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Password Establishment Protocol

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  1. Network Working Group                                   Thomas Brownback
  2. Request for Comments: xxxx                        Independent Researcher
  3. Category: Experimental                                        Month YYYY
  4.  
  5.                Password Negotiation for Password Managers
  6.  
  7. Abstract
  8.  
  9.    This document proposes a protocol that would enable a password
  10.    manager (PM) to register or change a password with online
  11.    services. The minimal user involvement would improve the usability of
  12.    PMs, a current hurdle in more widespread adoption. Increased use of
  13.    PMs would improve password management by reducing the frequency of
  14.    common, simple, reused, or rarely changed passwords online,
  15.    significant current vulnerabilities for the web.
  16.  
  17. Status of this Memo
  18.  
  19.    This document defines an Experimental Protocol for the Internet
  20.    community. Discussion and suggestions for improvement are requested.
  21.    Distribution of this memo is unlimited.
  22.  
  23. Copyright Notice
  24.  
  25.    This memo is public domain by declaration of the author.
  26.    
  27. Table of Contents
  28.  
  29.    TBD
  30.      
  31. 1.  Introduction
  32.  
  33.    Automated password negotiation between a password manager (PM) and an
  34.    online account provider (OAP) would allow users to rapidly establish
  35.    secure, unique passwords on many websites, improving password
  36.    security on the Internet.
  37.      
  38. 1.1. Password Security
  39.    
  40.    Password issues are a key source of insecurity on the Internet.
  41.    
  42.    a. Passwords must be complex to prevent attack. Passwords must also
  43.    be memorable to allow reuse. Complexity and memorability are at odds.
  44.    
  45.    b. Password reuse also weakens passwords, and allows the compromise
  46.    of one account to enable the compromise of others. Password reuse
  47.    nonetheless remains common.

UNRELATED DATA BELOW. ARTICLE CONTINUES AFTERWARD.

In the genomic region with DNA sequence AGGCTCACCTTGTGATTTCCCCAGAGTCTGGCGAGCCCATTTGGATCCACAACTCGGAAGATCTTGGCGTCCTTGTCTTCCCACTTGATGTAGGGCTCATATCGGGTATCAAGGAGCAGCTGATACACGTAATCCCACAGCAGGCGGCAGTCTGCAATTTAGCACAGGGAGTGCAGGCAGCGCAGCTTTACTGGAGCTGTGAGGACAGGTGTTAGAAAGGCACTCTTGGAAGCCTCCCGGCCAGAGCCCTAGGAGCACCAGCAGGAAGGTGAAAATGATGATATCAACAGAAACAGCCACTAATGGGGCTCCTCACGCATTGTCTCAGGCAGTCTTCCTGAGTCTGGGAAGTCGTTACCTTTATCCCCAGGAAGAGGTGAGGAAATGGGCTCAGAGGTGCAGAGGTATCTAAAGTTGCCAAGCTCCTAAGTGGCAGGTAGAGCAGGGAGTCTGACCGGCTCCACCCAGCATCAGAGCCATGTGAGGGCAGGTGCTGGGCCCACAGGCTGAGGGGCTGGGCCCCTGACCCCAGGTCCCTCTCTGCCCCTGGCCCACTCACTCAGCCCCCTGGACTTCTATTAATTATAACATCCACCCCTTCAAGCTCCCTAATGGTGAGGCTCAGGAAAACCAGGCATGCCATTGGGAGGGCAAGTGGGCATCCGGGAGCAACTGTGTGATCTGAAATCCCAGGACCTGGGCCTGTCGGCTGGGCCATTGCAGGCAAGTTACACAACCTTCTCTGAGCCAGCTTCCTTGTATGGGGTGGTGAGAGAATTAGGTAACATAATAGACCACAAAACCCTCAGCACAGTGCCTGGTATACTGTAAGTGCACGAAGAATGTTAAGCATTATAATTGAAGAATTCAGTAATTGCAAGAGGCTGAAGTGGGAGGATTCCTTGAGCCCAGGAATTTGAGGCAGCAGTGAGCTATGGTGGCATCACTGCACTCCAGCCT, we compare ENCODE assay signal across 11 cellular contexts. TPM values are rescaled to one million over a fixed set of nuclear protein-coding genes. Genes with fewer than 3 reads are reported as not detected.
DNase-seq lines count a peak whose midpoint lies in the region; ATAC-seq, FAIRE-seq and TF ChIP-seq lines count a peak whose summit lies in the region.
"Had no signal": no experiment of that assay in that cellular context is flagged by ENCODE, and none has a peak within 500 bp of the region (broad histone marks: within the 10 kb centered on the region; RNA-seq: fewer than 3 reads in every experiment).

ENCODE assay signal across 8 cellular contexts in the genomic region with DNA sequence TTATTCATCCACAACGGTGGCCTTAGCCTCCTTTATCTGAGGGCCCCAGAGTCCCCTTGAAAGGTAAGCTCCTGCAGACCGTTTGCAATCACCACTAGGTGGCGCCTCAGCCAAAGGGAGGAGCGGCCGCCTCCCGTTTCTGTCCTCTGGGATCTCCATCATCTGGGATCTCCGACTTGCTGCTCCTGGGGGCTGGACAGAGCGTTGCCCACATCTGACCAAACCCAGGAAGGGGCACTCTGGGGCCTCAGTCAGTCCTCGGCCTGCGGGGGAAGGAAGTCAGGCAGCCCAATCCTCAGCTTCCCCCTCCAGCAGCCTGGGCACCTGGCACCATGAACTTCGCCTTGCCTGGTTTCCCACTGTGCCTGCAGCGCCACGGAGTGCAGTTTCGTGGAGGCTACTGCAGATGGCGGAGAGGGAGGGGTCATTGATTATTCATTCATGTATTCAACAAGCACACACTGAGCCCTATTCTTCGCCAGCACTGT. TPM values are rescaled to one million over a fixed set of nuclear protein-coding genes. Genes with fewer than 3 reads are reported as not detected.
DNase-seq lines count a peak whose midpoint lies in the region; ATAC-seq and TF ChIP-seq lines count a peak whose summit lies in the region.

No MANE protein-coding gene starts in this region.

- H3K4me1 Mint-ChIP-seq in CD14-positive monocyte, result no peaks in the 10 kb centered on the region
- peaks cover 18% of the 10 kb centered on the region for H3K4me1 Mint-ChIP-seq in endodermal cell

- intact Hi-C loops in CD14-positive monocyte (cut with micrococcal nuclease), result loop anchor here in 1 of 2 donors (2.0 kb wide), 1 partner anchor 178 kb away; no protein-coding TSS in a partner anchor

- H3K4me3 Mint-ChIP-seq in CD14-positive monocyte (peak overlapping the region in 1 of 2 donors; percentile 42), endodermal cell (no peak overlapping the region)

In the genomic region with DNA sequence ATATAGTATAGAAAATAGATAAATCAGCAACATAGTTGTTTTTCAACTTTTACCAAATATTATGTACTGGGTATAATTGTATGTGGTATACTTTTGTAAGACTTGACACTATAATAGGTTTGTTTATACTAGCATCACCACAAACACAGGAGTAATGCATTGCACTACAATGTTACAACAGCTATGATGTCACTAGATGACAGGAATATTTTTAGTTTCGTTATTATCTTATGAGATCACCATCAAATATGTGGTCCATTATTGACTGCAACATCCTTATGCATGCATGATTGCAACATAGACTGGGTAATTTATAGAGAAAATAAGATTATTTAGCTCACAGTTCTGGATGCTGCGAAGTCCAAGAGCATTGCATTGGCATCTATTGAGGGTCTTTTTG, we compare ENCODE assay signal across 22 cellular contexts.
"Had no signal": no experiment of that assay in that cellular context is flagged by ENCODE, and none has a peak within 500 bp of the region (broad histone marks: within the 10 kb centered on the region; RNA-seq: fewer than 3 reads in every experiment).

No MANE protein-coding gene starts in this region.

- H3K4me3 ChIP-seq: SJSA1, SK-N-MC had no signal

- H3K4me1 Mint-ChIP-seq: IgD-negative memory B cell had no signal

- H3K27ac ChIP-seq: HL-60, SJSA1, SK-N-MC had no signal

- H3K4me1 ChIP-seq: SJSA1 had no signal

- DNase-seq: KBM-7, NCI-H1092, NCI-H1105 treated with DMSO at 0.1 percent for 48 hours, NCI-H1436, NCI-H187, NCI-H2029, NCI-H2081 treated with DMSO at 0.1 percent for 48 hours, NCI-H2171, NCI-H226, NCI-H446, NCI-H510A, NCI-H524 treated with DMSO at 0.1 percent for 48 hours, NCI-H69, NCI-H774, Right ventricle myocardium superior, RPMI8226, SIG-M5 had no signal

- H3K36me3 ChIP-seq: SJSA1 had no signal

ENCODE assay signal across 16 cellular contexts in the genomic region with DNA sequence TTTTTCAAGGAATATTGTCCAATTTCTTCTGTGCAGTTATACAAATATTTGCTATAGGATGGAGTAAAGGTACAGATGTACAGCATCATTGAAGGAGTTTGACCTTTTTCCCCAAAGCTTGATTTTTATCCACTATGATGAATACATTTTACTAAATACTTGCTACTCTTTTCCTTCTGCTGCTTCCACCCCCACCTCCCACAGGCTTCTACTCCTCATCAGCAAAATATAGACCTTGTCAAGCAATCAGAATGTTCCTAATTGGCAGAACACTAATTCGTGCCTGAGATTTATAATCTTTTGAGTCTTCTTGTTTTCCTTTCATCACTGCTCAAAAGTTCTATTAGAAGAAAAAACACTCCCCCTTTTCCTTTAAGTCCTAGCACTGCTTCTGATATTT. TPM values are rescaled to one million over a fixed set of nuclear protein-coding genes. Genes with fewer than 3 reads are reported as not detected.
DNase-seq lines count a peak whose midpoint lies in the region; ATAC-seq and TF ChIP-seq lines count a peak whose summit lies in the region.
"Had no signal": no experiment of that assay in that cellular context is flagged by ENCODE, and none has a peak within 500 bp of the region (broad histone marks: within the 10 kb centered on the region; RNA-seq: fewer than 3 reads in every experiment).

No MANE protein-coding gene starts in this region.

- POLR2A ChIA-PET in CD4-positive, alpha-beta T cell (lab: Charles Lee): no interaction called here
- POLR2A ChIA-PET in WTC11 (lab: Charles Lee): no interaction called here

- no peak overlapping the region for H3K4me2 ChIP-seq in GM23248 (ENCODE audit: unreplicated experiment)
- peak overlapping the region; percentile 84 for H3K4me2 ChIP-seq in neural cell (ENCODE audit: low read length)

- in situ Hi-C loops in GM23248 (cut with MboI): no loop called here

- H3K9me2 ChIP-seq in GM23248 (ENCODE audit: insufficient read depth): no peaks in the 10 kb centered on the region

48.    
  49.    c. Password managers tackle these problems by storing several unique
  50.    complex passwords in one encrypted database under a single memorable
  51.    password.
  52.    
  53.    Cite:
  54.    http://xkcd.com/936
  55.    and accompanying links on the explainxkcd page:
  56.    http://www.explainxkcd.com/wiki/index.php/936:_Password_Strength
  57.    
  58.    "If you write an article about choosing passwords where password
  59.    managers aren't mentioned even once, you're not helping anyone."
  60.    https://diogomonica.com/posts/password-security-why-the-horse-
  61.            battery-staple-is-not-correct/
  62.    
  63.    "Users should not be choosing passwords."
  64.    https://www.techdirt.com/articles/20100621/0934019896/dailydirt-how-
  65.            many-passwords-do-you-know.shtml
  66.            
  67.    https://arstechnica.com/security/2014/04/stanfords-password-policy-
  68.           shuns-one-size-fits-all-security/
  69.      
  70.    d. People are bad at generating unique, complex passwords, especially
  71.    when asked to memorize same for many sites online.
  72.    
  73.    e. Users rarely change passwords if not required to do so.
  74.    
  75.    f. Password constraints limit entropy and are often not transparent,
  76.    leading to frustrating user experiences when passwords are rejected
  77.    for containing forbidden characters or failing to contain required
  78.    characters, even when a proposed password is high in entropy.
  79.        
  80. 1.2. Password Manager Security and Usability
  81.    
  82.    PMs can improve password security.
  83.    
  84.    a. PMs aid in the generation of passwords. Although the generation
  85.    of highly secure pseudo random strings remains an area of active
  86.    study, machines currently outperform humans at this task by almost
  87.    any measure.
  88.    
  89.    cite:
  90.    What Does Randomness Look Like? WIRED
  91.    https://www.wired.com/2012/12/what-does-randomness-look-like/
  92.  
  93.    b. PMs can not only generate, but also serve as a "memory" for
  94.    complex passwords.
  95.    
  96.    c. PMs generate and store unique passwords for each site, so the
  97.    compromise of any one password does not necessarily provide useful
  98.    information about passwords on other sites.